Like anything that we do, there are distractions. And those distractions can be unwanted and it could be pulling one away from the actual exchange in which we're having. I encourage photographers to always have their cameras sort of on them so that it becomes one and the same. It's just a part of you. And even, I would go as far as to keep, let me just demonstrate, when I meet my clients, I either have my camera over my shoulder like this, and so when I actually go to meet them, it's a physical part of me. It's an extension of who I am. And when I'm talking to them and having conversations, I will actually begin to have it more elevated and closer to my face so that it's not a distraction when I finally do pull, because this movement, this activity, I'm now creating a physical barrier between my subject and myself which I worked really hard to make a connection and now I'm suddenly putting this giant object between the two of us. So if I keep it here, and it is already visible, and there is a sort of physical distraction between us, it's less distracting when I actually just do this number. Does that make sense? That goes with lights as well. Depending on the lights that you're using, and for this course, I'm going to be using continuous lights tomorrow to demonstrate light and light and mood. But when I'm out in the studio, I'm using strobes. So they're gonna be popping, they're gonna be doin' this number which is why I have the modeling lights running so that the lights are already on. So I'm not suddenly (popping) where were you last weekend? (laughs) With the lights coming on here like, oh, no, I'm blind! (laughing) You know? That they're walking into a situation that's gonna already be familiar as I'm establishing that. And then I'm going to just occasionally like, hey, I'm just gonna test my lights as we talk, is that okay? And then I'll pop my lights. I've already tested my lights, like an hour ago. I already know I'm dialed-in or at least relatively close. I'm doing it so that they grow accustomed to that distraction before I put them into when it really counts. And honestly, they're not gonna know when it's gonna start to really count because I'm just gonna flow right from doing my testing to going in to doing portraits. I'm not gonna tell them, okay, so now it's for real, let's really do this. (laughing) That never happens. I'm just like, I'm just gonna do a few tests, just relax. And let's just keep talking. Pop, pop, pop, pop. And they're like, so when are we gonna get started? I'm like, we did, like, 10 minutes ago. You're done, hey, now was that so bad? You know, it's like taking a bandage (ripping), rip it right off. Any other questions out there?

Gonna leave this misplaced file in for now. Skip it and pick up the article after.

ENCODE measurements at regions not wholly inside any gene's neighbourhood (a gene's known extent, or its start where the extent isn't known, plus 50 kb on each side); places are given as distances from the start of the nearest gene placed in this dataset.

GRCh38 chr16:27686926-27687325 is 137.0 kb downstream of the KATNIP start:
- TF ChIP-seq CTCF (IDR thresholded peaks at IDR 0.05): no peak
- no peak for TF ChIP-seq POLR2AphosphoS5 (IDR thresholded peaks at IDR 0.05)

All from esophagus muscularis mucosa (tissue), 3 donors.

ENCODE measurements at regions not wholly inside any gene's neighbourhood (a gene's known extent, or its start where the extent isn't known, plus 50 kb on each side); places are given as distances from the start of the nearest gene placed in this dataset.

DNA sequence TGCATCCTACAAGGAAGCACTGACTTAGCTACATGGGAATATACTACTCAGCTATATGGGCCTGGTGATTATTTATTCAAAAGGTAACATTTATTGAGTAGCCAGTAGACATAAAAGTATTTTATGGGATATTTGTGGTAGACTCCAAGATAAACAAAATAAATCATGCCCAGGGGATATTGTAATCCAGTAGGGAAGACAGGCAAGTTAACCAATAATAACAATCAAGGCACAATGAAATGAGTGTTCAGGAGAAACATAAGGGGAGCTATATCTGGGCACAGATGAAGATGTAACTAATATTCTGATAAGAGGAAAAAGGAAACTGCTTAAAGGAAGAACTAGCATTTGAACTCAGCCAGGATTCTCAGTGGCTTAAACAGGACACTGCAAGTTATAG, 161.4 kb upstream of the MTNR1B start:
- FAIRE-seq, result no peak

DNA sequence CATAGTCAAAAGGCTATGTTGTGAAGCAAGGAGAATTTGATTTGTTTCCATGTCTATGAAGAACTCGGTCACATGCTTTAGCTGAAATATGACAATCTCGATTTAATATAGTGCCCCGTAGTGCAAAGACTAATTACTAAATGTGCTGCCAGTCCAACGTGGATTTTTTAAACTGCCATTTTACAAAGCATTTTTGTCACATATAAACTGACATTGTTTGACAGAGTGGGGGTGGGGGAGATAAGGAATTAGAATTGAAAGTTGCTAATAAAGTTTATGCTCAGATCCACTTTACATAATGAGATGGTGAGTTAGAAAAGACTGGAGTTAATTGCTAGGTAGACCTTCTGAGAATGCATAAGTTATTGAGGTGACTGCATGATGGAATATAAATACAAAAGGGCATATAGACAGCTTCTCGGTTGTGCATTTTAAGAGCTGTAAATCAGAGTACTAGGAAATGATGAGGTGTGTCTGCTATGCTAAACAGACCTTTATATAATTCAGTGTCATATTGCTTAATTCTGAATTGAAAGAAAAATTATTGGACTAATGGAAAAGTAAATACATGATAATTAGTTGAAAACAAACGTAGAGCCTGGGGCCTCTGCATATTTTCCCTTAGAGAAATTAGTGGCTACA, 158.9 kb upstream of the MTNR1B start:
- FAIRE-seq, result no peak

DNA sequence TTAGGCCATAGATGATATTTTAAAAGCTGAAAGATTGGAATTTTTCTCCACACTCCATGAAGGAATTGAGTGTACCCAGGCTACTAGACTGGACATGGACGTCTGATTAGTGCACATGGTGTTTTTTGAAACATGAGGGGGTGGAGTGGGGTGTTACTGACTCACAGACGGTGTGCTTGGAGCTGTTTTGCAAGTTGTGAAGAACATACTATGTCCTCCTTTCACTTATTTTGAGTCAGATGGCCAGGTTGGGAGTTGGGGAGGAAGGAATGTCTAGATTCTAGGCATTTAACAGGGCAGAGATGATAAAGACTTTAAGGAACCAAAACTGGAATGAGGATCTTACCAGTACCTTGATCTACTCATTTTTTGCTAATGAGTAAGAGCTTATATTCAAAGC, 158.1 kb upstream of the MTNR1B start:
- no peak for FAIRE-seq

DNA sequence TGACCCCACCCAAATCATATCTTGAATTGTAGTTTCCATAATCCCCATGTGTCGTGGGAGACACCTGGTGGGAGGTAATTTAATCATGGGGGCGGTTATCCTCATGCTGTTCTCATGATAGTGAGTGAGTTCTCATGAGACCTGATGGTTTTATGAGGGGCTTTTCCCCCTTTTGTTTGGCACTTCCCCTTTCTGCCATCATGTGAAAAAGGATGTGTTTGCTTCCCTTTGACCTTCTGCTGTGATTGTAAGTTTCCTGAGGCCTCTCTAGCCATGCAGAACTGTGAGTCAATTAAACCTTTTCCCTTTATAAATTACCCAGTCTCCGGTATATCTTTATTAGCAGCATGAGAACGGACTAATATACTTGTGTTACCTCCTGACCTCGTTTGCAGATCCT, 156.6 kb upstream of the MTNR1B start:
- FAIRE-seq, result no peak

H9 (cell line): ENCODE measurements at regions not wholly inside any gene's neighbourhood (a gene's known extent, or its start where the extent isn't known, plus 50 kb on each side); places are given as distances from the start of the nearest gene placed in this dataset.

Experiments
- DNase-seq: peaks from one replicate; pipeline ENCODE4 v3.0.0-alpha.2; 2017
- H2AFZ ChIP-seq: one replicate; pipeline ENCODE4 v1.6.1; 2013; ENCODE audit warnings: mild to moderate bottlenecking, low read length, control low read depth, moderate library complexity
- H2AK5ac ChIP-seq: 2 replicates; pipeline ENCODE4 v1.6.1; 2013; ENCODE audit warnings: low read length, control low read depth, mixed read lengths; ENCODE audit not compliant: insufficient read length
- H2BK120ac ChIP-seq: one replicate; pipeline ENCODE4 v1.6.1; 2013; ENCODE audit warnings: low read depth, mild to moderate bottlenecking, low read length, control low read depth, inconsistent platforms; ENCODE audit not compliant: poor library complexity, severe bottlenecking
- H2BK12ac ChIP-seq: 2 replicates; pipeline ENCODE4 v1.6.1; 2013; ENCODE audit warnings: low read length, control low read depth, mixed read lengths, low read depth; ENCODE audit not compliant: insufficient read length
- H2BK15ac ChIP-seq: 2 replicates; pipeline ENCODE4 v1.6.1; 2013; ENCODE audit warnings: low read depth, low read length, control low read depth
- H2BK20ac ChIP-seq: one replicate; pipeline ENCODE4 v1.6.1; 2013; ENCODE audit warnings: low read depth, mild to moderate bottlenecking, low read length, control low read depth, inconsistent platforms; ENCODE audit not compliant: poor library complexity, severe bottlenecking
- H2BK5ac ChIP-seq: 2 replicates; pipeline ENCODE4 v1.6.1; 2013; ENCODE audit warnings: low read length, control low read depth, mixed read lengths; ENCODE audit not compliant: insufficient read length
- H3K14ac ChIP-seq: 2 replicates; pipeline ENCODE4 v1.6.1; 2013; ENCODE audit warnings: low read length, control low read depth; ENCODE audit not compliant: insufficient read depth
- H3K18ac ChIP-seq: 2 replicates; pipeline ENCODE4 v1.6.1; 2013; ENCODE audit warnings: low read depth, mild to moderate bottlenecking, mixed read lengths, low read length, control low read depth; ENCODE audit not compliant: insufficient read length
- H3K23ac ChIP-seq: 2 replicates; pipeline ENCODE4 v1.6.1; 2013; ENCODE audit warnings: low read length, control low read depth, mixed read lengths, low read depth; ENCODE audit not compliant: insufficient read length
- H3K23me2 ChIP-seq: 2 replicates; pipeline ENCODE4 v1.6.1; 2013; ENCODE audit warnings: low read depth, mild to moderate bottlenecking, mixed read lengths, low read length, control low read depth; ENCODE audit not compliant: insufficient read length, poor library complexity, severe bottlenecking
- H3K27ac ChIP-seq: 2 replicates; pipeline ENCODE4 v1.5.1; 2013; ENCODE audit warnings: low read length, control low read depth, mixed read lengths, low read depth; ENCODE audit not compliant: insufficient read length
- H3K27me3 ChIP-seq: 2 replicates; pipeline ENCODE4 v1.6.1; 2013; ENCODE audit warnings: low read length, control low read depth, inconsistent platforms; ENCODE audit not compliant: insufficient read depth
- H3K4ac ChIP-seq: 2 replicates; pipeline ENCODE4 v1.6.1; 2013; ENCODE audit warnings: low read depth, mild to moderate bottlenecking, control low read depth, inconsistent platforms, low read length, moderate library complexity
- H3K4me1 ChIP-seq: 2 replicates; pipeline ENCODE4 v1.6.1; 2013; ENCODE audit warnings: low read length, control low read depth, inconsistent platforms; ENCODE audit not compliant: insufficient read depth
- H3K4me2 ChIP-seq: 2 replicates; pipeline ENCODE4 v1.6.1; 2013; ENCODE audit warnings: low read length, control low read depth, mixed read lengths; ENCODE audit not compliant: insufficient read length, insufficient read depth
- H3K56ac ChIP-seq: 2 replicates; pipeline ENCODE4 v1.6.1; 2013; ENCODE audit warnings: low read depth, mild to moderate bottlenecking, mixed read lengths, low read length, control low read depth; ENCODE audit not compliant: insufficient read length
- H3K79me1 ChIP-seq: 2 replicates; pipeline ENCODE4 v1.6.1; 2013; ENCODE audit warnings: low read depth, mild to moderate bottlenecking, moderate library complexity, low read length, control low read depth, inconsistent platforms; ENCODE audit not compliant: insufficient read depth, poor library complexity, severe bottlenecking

We do. Great questions comin' in. This question is, the photographer often finds herself thinking a lot about body language, about her own body language, and it feels like she might be missing the subtle cues from the subject. And so, do you have any advice on focusing less on yourself and trying to like, overthink what you're doing and really, truly putting the focus on the subject?
I'm so glad about all these questions because they're so intuitive. And I have a whole segment on that, actually, about observation and how to... I am not gonna bag on my children's generation but they grew up with technology. They grew up with social media. And the selfie is just an everyday occurrence now. We didn't have that. You know, when we took a picture, we had the, like, throwaway film camera and we were taking pictures of each other. It wasn't about taking picture of one's self. So now in this, it sounds really abrasive but the sort of self-absorption that's happening is that we're constantly worried about how do we look and how we are projecting ourselves to other people and taking pictures of ourselves. That constant egocentric outlook on life has really blocked us from the ability to act social and to be more aware of how others are impacted by our presence, not the other way around. It shouldn't be how we look to others, it should be how we are affecting others.